By way of compensation, they invited him to ‘Come along and watch the rehearsals’, as if watching another boy living his dream would somehow lessen the devastation he felt. Russell did however make his first major stage entrance, when he became so entranced watching and learning from the Oliver cast working out, he leant too far forward and in his enthusiasm, fell headfirst out of the visitor’s box, bringing the entire theatre company to a standstill.
His parents understood that their live-wire son needed to be immersed in performance and felt he was not to be restricted by conventional education, so at age of 12 with their love & support, he auditioned and was accepted into the renowned Sylvia Young Theatre School. He was in his element, learning from some of the best in the business. His professional career took off as he honed his craft acting in television, theatre, film and musicals, whilst also in demand for mainstream commercials and modelling in between roles.
THE FICKLE FINGER OF FATE
The unexpected intervention of fate has played a key role in Russell’s career. He was cast for an international tour of Oliver as one of Fagin’s crew and as understudy to Dodger. One week before departure, the boy who was cast as Dodger woke to find his voice cracking and breaking an octave lower than the part required, and Russell awoke to find himself in the lead role. From that tour onwards, he was consistently cast in some of the juiciest roles available for a juvenile actor and his career went from strength to strength.
As a busy teenage actor Russell worked with Roger Daltrey on two productions, where a working respect and friendship was forged. It was Roger Daltrey who led the young Nash to pick up a guitar for the first time, when he invited him to learn two songs very quickly, so that he could audition at the famous Abbey Road studios, for the lead in the movie ‘Buddy’s Song’. He lost the part to Chesney Hawkes but Daltrey, impressed with the musicality of his young Little Match Girl fellow actor, asked him to join him in Hastings to perform on the demos for the soundtrack. A passion was fired and for the next five years, in every spare moment, Russell dedicated himself to making music, fascinated by harmony and technique, teaming up with some really wonderful like-minded musical soul mates. He knew music was going to be his destiny.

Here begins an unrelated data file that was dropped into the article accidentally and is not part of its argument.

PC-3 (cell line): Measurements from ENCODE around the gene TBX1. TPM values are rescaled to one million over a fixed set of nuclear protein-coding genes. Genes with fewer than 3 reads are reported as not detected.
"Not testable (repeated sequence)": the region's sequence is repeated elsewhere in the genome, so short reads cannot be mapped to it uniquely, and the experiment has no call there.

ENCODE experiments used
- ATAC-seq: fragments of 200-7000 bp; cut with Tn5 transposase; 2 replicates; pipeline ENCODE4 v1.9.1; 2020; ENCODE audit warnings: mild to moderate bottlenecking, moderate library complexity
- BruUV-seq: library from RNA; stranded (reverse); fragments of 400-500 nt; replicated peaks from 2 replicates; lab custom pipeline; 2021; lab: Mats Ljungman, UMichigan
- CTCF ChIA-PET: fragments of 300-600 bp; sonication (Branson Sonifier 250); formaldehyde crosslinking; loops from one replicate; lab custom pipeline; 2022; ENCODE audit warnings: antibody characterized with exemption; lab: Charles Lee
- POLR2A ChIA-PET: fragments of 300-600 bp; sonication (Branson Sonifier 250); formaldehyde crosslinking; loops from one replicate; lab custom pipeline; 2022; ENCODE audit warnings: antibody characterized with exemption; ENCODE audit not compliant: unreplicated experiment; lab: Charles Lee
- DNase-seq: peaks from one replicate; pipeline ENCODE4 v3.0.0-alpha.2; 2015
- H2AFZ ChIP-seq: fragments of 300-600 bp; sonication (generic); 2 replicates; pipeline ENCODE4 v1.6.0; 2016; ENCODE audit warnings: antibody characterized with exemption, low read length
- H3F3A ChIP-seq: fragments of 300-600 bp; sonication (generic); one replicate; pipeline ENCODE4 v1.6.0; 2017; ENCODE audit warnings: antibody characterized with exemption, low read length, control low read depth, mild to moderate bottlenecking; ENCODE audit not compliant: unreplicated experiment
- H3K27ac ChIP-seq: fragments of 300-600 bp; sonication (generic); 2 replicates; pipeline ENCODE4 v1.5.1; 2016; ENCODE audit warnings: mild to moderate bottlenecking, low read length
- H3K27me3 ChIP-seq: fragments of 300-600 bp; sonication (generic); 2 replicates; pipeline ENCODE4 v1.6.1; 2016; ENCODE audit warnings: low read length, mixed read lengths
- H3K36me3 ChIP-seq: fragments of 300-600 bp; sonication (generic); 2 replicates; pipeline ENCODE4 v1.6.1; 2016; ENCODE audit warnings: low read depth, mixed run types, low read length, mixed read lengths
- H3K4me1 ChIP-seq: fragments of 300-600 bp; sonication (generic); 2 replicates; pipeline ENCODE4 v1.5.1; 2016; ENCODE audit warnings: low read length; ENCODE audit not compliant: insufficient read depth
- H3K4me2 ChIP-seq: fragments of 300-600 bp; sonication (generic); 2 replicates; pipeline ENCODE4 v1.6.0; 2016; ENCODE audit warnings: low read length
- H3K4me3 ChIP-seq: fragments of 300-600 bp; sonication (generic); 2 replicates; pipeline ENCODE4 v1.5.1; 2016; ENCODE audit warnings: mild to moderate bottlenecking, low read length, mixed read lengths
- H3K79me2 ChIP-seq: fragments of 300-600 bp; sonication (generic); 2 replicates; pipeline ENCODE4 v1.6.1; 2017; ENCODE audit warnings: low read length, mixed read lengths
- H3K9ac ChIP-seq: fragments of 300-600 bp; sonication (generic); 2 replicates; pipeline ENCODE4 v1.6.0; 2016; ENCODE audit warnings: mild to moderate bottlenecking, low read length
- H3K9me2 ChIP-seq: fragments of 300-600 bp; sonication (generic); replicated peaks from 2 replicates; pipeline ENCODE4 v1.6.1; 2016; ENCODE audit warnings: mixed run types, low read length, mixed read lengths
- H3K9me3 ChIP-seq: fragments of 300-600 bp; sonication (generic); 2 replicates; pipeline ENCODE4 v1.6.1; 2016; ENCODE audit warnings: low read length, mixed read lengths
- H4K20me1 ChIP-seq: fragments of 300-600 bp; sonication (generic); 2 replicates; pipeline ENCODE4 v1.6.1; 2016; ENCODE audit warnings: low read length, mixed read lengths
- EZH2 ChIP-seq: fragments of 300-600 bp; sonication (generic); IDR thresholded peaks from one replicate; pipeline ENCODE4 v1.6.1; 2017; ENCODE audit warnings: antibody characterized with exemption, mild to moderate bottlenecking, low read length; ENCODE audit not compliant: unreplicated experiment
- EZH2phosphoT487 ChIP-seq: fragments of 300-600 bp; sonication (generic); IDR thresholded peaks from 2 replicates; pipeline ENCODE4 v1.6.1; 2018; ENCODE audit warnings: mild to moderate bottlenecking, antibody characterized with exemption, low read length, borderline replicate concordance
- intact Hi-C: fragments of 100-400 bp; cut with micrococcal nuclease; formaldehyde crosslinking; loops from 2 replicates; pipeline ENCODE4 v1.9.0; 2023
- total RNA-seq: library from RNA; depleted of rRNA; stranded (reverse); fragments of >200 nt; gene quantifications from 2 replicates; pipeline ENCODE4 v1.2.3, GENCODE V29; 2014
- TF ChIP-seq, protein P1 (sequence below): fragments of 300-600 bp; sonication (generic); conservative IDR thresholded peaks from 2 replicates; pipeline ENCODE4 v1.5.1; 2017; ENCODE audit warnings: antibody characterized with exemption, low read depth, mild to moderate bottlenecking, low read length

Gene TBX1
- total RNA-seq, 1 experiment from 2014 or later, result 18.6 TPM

Another poignant moment in this period occurred when he was appearing in Lionel Bart’s ‘Blitz’. Diane Langton, the actor who had also been alongside him in the feisty and ill-fated production of ‘Angry Housewives’ was a big mate of Bart and insisted on re introducing them. Naturally Bart remembered the performance of one of his cheekier Dodgers and was delighted to spend time with him. He generously shared insight into how he composed and heard music. These two men, one coming to a sad end of his life and the other full of enthusiasm just beginning, had a profound discussion about composing, neither knowing that many years in the future, Russell would be co writing a musical of his own.
*Royal Variety Performance – Lead in Sylvia Young Theatre School Company
*Canada Tour of Oliver, lead of Dodger, directed by Peter Coe. ‘82
*Tyne & Wear – Peter Pan lead ‘85
* TV series, Terry and June ’86
*Lyric Hammersmith – Musical, Angry Housewives, director Art Woolf ‘86
*TV movie playing The lead Arthur in Roger Daltrey’s musical version of the Hans Christian Anderson classic tale of ‘The Little Match Girl’ directed by Michael Custance ‘86
*Salome’s last Dance, directed and cast by Ken Russell.’87
*TV series How to be Cool, starring Roger Daltrey. ‘88
*William Tell TV series filmed in France for Canadian TV. ‘89
*Bearskin – an Urban Fairytale, with Ian Drury and Tom Waites, directed by Ann & Eduardo Guedes. ‘89
*UK regional tour of Oliver, playing Dodger, with Roy Hudd as Fagin. ‘90
*National Theatre London in a commemorative Gala Performance celebrating the history of the Mayors of London. ‘91
*Blitz Musical (Lionel Bart) Tyne & Wear National Youth ’92